Nissan Evalia India drive - we're the first to give you all the relevant details!
Finally, the Toyota Innova has a true challenger, a job for which the Mahindra Xylo, despite its excellent value proposition, was still found wanting. Yes, the Nissan Evalia is up to it, but not so much that Toyota should be worried. Because as I see it, the market is only going to grow because of the Evalia. Here then is a quick review of this people carrier from Nissan.
1. The Evalia is not that bad looking for a van, especially viewed from the profile and the front three-quarters. It is hugely slab-sided at the back, however. There is a lot of metal for your money, and if you notice it, all rear windows are pretty small. Then of course is the fact that it comes with sliding doors unlike the competition, which makes it very van-like and utilitarian. That image will be hard for Nissan to overcome. Aerodynamics have also played an important role in the way it looks.
2. What is important about the Evalia versus the competition is that it is front-wheel driven. And that is its singular redeeming feature. There are several benefits to this. It will be easy for a person to graduate to from their sedan or hatchback, but FWD also allows for excellent packaging, as it has a flat floor, with the fuel tank placed below the driver's seat.
3. What you can expect from Nissan to trumpet about the Evalia is its compact turning radius of 5.2 metres. It does make a huge difference on city streets, and as I found out on the roads of Bengaluru, it is quite manoeuvrable too, despite its bulk.
4. Speaking of which, this is how the Evalia compares to the Xylo and Innova in terms of dimensions:
Evalia LxWxB and wheelbase (in mm): 4400x1695x1880 and 2860
Innova LxWxB and wheelbase (in mm): 4580x1770x1755 and 2750
Xylo LxWxB and wheelbase (in mm): 4520x1850x1905 and 2760
5. Another aspect that differentiates the Nissan from the other two is that it is a monocoque construction. The ribbed roof also adds to its rigidity. This plus FWD allows the Evalia to offer car-like handling as compared to the Toyota and Mahindra, but handling is not THAT car-like either. It. Is. A. Big. Van.
6. Inside, you can swim in the sea of plastic, which is of acceptable rather than exceptional quality. The gear lever is mounted on the dash and that liberates space. There are enough storage spaces for all sorts of things, but what is interesting is that the glovebox does not have a lid - in any Evalia model from around the world it seems. Oh, and a big miss is the absence of a vanity mirror on the passenger side visor. As expected, there are parts which it has boorowed from its siblings; the steering wheel, for instance, is from the Micra and so are the air vents.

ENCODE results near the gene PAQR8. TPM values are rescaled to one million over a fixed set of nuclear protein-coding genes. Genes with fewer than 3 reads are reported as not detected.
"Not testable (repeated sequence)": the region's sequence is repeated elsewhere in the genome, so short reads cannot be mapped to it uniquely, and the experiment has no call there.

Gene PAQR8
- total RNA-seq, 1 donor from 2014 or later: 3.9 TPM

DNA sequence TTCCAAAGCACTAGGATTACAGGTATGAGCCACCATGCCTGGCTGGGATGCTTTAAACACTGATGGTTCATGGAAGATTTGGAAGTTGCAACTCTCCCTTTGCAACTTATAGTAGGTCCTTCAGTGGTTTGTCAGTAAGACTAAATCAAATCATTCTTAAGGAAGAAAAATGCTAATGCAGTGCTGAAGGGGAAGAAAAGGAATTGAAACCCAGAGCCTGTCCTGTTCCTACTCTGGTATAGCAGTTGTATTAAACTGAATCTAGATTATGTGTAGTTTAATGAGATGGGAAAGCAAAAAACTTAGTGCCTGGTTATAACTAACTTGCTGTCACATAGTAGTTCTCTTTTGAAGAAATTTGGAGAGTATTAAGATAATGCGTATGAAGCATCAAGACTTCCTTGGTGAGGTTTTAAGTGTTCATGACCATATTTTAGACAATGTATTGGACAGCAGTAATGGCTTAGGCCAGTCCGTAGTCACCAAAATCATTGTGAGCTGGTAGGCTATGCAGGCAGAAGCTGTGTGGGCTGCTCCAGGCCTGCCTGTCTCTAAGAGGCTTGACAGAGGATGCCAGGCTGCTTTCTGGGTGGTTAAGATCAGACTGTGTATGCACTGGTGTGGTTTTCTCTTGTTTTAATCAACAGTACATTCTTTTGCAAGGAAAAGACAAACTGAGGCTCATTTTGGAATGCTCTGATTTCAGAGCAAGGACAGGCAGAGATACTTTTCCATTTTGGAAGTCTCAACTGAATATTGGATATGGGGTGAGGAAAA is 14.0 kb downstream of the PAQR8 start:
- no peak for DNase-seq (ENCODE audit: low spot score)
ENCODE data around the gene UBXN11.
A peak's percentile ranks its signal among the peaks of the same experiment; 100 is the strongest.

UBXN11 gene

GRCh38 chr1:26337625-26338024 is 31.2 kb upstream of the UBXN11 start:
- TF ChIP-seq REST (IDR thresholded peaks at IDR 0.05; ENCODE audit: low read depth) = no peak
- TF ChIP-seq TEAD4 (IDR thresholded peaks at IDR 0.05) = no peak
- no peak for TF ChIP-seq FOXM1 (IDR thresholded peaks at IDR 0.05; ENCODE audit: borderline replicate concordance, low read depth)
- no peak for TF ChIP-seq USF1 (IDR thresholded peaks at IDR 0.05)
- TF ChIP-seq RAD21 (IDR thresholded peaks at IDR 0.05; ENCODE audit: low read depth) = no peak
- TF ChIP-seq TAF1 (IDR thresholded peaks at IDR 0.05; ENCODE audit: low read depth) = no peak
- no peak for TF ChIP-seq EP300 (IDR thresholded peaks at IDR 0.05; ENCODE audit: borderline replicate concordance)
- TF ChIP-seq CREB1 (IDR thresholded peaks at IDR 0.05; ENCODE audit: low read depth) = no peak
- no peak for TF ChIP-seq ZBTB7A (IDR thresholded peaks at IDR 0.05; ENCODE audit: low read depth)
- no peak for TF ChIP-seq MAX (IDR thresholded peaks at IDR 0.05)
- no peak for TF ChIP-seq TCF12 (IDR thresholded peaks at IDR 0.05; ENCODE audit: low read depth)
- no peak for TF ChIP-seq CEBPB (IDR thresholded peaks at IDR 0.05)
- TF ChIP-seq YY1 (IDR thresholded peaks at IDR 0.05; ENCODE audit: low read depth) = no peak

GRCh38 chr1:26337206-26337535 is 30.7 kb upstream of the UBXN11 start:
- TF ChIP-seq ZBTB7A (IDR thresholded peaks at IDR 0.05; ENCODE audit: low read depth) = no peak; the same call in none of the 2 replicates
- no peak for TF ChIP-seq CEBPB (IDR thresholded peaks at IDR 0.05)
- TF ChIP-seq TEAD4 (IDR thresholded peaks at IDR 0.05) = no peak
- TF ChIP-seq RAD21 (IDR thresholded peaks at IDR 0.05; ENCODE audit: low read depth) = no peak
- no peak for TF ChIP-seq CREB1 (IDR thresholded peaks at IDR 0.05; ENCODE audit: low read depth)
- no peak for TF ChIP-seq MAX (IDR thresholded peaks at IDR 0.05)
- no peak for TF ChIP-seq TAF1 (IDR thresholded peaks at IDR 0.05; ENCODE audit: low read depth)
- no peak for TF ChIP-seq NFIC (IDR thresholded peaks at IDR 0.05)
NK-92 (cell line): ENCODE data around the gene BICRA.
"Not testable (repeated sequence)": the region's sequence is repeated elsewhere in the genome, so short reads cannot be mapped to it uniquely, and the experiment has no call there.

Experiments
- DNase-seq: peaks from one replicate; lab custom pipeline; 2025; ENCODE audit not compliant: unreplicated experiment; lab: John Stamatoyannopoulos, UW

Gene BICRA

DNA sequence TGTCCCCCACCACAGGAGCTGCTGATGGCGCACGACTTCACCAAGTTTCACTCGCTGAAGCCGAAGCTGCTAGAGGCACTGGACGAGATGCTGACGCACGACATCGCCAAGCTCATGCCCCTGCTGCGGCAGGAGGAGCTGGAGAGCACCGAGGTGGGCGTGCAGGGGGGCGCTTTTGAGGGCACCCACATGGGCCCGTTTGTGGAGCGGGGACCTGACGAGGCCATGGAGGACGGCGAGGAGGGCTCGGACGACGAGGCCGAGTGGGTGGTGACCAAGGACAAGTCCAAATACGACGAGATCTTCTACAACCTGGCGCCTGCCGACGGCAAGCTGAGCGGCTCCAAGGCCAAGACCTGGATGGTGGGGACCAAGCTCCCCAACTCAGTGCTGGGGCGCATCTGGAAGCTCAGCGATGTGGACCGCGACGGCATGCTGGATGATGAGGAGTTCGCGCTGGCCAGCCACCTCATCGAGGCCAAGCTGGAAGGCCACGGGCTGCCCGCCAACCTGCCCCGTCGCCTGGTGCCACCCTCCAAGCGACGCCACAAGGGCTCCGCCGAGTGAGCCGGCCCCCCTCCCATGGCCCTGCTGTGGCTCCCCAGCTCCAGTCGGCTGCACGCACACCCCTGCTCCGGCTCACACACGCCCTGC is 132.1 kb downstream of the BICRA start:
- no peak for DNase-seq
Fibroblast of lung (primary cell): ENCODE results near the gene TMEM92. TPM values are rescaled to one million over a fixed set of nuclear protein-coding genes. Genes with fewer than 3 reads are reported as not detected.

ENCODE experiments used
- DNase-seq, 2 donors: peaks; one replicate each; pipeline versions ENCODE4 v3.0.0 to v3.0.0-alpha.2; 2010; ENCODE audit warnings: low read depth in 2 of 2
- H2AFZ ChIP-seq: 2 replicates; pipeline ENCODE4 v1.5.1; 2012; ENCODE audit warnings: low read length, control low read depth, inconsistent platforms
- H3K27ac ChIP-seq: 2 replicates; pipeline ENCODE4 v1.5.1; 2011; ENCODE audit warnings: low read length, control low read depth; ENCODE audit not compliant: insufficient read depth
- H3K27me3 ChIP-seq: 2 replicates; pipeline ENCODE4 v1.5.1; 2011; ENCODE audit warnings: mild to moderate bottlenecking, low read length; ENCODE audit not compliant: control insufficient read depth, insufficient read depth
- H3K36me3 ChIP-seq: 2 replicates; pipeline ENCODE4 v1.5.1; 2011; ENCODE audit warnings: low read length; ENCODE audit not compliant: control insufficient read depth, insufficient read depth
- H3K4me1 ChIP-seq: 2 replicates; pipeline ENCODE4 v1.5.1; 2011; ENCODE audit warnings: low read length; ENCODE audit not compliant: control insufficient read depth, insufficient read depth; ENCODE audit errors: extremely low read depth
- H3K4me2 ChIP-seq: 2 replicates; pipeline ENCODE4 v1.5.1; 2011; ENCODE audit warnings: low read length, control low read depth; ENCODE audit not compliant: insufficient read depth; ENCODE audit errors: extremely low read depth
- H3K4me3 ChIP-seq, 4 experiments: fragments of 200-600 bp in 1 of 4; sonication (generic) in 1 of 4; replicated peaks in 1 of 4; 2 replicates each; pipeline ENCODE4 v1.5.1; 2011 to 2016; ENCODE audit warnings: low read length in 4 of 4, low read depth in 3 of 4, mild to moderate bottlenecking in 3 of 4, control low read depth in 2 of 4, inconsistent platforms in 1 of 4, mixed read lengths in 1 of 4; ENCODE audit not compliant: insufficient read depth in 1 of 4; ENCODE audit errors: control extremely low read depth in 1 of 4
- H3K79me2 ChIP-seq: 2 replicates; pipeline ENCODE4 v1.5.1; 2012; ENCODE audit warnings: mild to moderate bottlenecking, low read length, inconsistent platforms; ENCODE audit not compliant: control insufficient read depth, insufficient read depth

7. More on the inside. The middle row has good leg room but not enough shoulder room for three adults. The two seats at the back fold sideways and can be strapped up to liberate space for luggage. With all seats being used, there is still decent luggage space. The tailgate however is massive! You could house a family under it when it is open.
8. Oh, it borrows more from its siblings. The famous K9K motor is found here as well. The 1500cc turbodiesel develops 85 bhp and 20.3 kgm of torque and the gearbox is the same, but has revised gear ratios for this people carrier application. Again, expect Nissan to trumpet the fuel efficiency of this motor versus the competition.
9. The engine noise intrudes into the cabin, but that is perhaps the only major negative. Otherwise, despite the lack of cubes and horses, the engine does a decent job of pulling this van. It needs to be kept well above 1700 rpm, however, to make it driveable. There is enough torque to pull it even in fifth gear, provided you keep the revs above this limit. The steering feedback is kept to a minimum - ease of use is the overriding factor. Ride quality is quite good.
10. Overall, the Evalia is a decent people mover. It is not an exciting model, but it serves the purpose. There are other elements that it requires, like captain's seats, AC vents for the middle row and windows that open fully, but I am sure that these will eventually be included. Expect it to be competitively priced vis-a-vis the Innova, sometime in September. It is a more friendly car to drive compared to the Innova and Xylo and feels competent too. Let the battle begin!
For a comprehensive review of the Nissan Evalia look out for the September 2012 issue of BS Motoring!